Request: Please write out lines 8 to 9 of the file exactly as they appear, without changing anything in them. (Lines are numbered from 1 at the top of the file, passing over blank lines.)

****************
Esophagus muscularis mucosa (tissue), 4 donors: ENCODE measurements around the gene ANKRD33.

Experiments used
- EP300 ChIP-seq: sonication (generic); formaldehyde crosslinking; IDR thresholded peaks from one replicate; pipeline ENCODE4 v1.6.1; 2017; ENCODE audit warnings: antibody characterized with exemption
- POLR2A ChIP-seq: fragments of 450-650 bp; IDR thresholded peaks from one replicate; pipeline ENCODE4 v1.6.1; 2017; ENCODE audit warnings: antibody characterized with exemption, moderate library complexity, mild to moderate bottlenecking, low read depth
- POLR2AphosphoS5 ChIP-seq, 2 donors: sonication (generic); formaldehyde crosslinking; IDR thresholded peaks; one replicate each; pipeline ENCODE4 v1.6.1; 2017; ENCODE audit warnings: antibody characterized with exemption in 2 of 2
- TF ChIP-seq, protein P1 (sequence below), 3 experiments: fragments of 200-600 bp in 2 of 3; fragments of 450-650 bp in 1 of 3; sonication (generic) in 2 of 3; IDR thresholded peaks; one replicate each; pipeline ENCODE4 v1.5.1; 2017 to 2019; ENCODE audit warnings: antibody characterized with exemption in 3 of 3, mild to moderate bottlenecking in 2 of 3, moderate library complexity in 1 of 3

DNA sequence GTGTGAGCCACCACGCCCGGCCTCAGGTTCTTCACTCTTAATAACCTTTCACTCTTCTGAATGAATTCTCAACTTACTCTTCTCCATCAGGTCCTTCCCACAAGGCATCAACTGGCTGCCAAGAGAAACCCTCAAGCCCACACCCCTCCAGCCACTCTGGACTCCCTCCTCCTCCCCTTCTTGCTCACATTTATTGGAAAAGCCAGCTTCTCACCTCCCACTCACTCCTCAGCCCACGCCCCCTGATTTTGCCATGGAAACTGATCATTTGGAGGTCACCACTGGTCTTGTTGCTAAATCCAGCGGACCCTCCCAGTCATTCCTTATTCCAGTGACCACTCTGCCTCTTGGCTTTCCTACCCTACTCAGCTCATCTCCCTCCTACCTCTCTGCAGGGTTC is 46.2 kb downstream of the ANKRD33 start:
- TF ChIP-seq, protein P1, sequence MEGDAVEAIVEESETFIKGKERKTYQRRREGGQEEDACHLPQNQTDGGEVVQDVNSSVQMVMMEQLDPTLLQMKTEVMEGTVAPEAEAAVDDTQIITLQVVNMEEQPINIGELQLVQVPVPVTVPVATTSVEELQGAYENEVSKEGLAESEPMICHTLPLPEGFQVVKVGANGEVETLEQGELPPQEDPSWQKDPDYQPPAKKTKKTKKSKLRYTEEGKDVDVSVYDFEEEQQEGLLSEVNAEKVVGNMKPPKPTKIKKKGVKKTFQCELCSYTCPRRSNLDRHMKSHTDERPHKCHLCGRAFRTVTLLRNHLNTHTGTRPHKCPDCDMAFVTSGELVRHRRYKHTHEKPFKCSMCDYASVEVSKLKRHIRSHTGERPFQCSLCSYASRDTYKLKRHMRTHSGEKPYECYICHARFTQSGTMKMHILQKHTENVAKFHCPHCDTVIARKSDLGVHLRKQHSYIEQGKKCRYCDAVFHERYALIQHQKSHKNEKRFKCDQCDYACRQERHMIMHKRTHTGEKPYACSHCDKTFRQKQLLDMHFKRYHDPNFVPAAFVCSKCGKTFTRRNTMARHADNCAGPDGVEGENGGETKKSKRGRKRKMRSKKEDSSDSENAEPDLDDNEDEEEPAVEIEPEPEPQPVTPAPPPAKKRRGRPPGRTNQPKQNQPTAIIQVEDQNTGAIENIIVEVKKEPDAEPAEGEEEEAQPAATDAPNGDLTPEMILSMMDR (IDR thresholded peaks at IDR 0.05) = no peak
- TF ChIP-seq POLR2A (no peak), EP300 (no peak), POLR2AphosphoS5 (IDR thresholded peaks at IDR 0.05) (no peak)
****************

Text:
- TF ChIP-seq, protein P1, sequence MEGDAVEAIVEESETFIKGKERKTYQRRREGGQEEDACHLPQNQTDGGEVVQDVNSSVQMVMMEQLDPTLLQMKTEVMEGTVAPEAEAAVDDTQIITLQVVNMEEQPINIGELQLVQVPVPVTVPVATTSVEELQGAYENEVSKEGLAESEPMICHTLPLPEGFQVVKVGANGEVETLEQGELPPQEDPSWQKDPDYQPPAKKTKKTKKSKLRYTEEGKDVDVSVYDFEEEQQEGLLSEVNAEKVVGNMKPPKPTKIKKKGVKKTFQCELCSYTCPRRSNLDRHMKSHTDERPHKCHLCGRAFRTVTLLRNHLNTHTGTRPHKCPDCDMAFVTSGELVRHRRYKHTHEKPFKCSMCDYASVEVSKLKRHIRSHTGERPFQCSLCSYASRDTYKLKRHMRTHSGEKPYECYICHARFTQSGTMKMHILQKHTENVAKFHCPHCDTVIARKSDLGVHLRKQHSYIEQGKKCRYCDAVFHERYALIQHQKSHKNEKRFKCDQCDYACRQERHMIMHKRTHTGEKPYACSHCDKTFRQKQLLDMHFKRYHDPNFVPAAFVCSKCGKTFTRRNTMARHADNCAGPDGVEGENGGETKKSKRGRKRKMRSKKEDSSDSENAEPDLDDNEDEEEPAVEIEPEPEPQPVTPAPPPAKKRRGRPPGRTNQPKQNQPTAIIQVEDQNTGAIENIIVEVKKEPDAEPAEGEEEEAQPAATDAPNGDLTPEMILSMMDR (IDR thresholded peaks at IDR 0.05) = no peak
- TF ChIP-seq POLR2A (no peak), EP300 (no peak), POLR2AphosphoS5 (IDR thresholded peaks at IDR 0.05) (no peak)